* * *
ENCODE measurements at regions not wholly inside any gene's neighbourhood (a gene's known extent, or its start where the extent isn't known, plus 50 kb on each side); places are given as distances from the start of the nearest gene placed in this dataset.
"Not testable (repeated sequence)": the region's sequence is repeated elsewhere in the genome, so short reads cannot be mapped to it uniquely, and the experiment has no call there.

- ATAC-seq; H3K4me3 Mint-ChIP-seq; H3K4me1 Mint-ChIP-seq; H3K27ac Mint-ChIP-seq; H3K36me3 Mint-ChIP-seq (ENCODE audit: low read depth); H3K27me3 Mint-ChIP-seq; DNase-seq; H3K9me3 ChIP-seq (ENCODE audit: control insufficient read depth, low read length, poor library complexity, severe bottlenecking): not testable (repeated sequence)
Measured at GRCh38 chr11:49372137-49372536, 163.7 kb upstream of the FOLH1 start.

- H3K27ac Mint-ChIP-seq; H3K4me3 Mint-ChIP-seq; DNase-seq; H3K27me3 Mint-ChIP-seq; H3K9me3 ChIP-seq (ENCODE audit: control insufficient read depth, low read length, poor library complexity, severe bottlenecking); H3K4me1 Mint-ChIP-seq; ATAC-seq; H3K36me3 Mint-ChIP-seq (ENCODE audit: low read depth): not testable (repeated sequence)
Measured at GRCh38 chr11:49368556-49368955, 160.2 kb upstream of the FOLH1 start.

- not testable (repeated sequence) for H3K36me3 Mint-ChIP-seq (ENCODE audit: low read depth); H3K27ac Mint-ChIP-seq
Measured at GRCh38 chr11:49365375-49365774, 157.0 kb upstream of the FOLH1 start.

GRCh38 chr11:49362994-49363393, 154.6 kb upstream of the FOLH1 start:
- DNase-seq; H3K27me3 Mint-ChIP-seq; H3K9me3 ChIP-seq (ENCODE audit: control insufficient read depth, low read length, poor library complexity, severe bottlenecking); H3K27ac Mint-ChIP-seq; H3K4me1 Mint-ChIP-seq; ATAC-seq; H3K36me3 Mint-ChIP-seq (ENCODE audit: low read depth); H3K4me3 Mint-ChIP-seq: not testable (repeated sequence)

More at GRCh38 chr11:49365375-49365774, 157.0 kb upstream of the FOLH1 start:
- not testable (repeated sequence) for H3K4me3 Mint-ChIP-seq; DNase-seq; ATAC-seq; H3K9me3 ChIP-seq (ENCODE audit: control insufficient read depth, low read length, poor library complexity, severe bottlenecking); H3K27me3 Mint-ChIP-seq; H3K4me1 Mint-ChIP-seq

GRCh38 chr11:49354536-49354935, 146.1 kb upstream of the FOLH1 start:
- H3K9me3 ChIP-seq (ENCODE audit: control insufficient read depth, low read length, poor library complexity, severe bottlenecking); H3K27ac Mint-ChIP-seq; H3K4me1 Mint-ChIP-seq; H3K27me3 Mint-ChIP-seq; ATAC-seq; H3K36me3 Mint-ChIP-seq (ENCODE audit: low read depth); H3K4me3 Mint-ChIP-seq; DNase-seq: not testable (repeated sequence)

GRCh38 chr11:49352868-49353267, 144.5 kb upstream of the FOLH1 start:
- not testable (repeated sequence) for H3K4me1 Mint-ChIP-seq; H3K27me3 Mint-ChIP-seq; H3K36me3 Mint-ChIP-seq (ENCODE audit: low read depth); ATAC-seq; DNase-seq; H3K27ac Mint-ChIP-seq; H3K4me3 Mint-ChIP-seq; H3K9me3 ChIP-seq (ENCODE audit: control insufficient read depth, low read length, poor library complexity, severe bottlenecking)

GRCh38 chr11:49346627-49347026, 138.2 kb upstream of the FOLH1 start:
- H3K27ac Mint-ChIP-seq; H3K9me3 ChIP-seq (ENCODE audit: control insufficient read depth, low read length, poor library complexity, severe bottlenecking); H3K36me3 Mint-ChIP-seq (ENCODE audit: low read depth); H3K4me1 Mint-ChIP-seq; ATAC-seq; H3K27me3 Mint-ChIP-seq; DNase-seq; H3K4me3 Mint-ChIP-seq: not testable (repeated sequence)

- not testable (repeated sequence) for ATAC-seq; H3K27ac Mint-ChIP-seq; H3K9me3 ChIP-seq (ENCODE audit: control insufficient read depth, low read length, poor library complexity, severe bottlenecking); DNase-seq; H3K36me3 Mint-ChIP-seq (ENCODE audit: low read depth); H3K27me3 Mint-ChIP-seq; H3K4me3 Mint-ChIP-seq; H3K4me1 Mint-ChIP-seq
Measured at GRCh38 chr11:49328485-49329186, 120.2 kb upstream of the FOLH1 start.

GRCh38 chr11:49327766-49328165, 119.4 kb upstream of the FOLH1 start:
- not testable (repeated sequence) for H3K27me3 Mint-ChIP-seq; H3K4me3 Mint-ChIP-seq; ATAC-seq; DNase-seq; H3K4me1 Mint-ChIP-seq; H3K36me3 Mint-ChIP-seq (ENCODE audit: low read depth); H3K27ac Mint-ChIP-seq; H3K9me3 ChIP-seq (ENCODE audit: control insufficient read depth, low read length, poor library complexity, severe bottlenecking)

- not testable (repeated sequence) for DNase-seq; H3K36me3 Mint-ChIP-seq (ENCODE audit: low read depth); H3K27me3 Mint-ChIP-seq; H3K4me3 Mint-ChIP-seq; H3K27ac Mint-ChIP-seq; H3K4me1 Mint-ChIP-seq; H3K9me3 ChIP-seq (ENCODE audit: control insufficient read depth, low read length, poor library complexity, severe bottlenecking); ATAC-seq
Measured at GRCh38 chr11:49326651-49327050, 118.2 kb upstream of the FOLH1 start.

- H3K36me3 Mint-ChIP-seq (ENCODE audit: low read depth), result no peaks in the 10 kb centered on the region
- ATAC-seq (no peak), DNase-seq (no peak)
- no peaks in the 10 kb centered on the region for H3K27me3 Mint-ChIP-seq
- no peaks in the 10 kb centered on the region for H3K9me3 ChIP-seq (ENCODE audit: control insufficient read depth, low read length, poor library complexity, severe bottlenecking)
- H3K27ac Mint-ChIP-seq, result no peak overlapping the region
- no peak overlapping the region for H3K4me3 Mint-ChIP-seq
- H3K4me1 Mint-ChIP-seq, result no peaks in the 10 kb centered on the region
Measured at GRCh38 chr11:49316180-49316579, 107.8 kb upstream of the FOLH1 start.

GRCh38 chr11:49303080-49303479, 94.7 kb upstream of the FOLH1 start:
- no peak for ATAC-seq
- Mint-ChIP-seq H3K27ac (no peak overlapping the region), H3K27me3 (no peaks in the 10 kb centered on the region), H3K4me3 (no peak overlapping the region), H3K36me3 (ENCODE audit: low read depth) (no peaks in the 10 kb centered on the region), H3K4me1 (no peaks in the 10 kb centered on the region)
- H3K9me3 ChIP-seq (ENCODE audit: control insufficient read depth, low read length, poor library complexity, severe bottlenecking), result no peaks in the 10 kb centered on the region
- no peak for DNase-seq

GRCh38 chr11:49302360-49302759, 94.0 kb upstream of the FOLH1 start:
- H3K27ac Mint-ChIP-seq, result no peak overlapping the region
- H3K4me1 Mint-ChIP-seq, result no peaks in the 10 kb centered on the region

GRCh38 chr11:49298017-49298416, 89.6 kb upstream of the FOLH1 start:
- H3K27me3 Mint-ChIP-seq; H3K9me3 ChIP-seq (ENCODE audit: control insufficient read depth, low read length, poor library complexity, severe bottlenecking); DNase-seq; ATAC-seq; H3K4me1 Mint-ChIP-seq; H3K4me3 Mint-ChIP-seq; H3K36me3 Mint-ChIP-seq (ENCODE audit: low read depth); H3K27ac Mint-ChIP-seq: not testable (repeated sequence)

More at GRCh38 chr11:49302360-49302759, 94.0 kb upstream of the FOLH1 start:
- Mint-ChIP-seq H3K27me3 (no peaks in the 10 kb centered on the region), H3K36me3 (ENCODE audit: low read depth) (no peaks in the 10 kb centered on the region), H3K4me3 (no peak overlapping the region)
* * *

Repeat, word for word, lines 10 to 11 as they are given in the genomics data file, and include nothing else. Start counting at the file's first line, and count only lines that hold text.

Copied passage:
- DNase-seq; H3K27me3 Mint-ChIP-seq; H3K9me3 ChIP-seq (ENCODE audit: control insufficient read depth, low read length, poor library complexity, severe bottlenecking); H3K27ac Mint-ChIP-seq; H3K4me1 Mint-ChIP-seq; ATAC-seq; H3K36me3 Mint-ChIP-seq (ENCODE audit: low read depth); H3K4me3 Mint-ChIP-seq: not testable (repeated sequence)

More at GRCh38 chr11:49365375-49365774, 157.0 kb upstream of the FOLH1 start: